Harry's Bar Cookbook
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There is only one Harry's Bar. It is simultaneously a beloved Venetian landmark, a bar famous for its drinks, an international meeting place, and a luxurious restaurant. Harry's Bar is the finest, most sophisticated restaurant in the world. Over the past fifty years it has been the favourite haunt of the most glamorous stars: Orson Welles, Hemingway, Noel Coward and Richard Burton were all regular costumers. The bar's risottos and pasta dishes are its speciality. But other simple country food such as polenta, squid and beans are transformed into the most elegant dishes; and the book provides recipes for making the bar's famous cocktails, including the celebrated Bellini.
THE HARRY’S BAR COOKBOOK A Bantam Book / November 1991 All rights reserved. Copyright © 1991 by Harry Cipriani, Inc. Jacket and interior photographs copyright © 1991 by Christopher Baker. No part of this book may be reproduced or transmitted in any form or by any means, electronic or mechanical, including photocopying, recording, or by any information storage and retrieval system, without permission in writing from the publisher. For information address: Bantam Books. Library of Congress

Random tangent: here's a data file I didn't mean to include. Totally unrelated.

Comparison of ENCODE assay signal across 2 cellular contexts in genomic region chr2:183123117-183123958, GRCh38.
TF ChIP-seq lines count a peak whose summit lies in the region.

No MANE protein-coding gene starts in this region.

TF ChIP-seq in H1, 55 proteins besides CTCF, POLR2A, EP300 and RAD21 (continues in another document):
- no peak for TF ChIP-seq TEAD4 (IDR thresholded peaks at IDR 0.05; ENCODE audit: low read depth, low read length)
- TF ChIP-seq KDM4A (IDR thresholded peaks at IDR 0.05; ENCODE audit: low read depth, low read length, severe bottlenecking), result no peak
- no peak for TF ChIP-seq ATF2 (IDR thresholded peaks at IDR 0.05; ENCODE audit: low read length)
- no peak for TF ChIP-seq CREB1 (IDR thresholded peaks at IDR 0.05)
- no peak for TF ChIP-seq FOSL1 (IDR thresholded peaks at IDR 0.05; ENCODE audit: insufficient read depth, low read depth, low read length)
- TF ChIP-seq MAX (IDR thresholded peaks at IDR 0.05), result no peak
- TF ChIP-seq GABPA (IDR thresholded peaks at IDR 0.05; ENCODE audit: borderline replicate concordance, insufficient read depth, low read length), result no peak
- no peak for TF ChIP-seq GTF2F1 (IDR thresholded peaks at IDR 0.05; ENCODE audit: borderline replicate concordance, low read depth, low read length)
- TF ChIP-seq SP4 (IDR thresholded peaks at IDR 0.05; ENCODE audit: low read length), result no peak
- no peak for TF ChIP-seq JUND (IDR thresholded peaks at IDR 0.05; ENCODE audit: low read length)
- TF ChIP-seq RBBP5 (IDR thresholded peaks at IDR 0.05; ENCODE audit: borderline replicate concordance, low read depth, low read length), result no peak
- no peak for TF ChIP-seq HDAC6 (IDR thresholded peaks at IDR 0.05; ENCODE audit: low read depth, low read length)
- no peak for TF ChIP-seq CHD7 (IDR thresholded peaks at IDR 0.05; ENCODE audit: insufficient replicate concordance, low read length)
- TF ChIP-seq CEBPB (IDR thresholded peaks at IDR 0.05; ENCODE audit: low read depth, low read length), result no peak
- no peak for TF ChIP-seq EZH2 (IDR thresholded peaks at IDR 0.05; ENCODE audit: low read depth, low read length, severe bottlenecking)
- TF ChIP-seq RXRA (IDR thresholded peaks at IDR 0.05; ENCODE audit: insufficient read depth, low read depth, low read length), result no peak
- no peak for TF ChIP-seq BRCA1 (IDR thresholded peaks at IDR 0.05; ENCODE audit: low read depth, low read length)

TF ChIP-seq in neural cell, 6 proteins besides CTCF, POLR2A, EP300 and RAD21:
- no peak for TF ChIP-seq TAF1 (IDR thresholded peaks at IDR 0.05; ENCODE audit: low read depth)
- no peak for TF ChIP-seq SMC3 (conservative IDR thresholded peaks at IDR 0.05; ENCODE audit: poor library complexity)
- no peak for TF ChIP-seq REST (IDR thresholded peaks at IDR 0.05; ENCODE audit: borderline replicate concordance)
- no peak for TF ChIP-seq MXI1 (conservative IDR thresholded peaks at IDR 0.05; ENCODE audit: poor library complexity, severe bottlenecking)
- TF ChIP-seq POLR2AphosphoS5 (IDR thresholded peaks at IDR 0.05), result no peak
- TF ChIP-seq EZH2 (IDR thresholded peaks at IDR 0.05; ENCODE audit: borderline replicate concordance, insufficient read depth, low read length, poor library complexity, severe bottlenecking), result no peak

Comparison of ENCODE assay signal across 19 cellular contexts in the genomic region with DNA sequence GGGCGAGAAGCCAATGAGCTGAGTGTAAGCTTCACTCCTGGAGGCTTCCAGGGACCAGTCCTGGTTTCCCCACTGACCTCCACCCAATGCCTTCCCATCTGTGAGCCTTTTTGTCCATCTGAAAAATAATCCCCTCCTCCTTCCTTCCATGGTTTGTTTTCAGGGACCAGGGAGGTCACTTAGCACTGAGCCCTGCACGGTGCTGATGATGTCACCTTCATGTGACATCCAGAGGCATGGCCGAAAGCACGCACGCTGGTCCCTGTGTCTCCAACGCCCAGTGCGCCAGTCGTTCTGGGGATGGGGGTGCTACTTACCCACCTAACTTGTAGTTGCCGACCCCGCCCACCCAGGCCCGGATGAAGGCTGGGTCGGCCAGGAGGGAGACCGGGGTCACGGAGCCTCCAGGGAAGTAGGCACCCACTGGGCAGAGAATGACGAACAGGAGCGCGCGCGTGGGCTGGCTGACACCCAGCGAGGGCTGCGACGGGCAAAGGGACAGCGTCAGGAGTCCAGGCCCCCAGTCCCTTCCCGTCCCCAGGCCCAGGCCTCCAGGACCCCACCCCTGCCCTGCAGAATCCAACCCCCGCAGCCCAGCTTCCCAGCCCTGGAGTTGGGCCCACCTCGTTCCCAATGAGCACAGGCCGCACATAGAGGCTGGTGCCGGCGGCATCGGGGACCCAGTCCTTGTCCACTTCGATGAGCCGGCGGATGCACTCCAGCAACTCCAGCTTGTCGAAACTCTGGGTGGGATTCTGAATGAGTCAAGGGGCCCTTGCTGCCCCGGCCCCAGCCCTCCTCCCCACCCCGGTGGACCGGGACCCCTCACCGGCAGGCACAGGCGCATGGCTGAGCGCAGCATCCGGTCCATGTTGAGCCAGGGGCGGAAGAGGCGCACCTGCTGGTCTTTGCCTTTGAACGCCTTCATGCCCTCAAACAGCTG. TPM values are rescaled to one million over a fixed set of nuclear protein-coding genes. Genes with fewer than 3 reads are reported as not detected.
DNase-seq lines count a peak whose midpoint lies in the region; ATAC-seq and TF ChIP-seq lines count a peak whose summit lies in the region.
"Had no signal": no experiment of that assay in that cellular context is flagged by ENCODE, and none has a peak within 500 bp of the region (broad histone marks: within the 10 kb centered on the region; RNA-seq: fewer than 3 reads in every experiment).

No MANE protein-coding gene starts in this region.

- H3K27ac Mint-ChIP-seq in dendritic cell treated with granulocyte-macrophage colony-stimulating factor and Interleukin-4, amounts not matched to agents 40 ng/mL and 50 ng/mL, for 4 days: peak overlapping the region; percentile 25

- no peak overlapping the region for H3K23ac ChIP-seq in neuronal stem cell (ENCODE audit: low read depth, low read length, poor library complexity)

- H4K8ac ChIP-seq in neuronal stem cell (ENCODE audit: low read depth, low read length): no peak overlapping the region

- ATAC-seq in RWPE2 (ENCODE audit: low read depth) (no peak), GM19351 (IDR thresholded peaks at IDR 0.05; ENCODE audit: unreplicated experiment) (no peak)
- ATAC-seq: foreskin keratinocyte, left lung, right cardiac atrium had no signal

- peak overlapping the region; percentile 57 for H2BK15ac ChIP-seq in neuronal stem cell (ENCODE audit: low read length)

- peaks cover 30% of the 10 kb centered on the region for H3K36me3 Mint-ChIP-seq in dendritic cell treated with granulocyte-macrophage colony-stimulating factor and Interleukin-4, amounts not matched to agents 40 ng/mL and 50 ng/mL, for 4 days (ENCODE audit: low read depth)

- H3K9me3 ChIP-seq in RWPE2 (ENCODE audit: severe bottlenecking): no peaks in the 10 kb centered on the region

Greco di Tufo—Mastroberardino American: Chardonnay—Dry Creek In Italy we have two main kinds of pasta, one made with flour and eggs, the other with just flour and water. What you call “fresh pasta” in America is made with eggs. I’m not a great fan of commercially produced fresh pasta. It’s only the word fresh that sells it, but what you’re buying is a lot of water. “Fresh” pasta is 60 percent water; the same pasta dry is only 11 percent water. Dry pasta never spoils, but fresh egg pasta
lobster shells. ½ to 2 cups lobster meat 2 tablespoons unsalted butter (30 g) 2 tablespoons brandy 1½ cups Armoricaine Sauce (375 ml) salt ¾ pound dried tagliolini or tagliatelle (egg pasta) (330 g) freshly ground pepper chopped flat-leaf parsley for garnish Bring a large pot of water to a boil. In a large skillet, heat the lobster meat gently in the butter. Pour on the brandy, heat it, and carefully ignite it. When the flames die out, add the Armoricaine Sauce to the pan and warm it
milk, butter, and ½ teaspoon of salt in a 2-quart (2 liter) saucepan and bring to a boil. When the butter has melted, add the flour all at once and stir the mixture vigorously over low heat with a wooden spoon until the dough forms a ball and leaves the sides of the pan. Stir for a minute or 2 over low heat and remove from the heat. Make a well in the center of the dough and beat in the eggs one at a time. Don’t worry if the dough separates as you add each egg; it will become smooth again as you
still get wonderful fish in Venice, though not all of it comes from the lagoon. Almost all the fish and shellfish we get at the market is still alive. To be worth eating, fish must be perfectly fresh, and for that reason I distrust restaurants that have more than four or five different fish on the day’s menu. I know many restaurateurs all over the world who like to tell you how they go to the fish market every day very early in the morning to pick out their fish. I have to admit that although I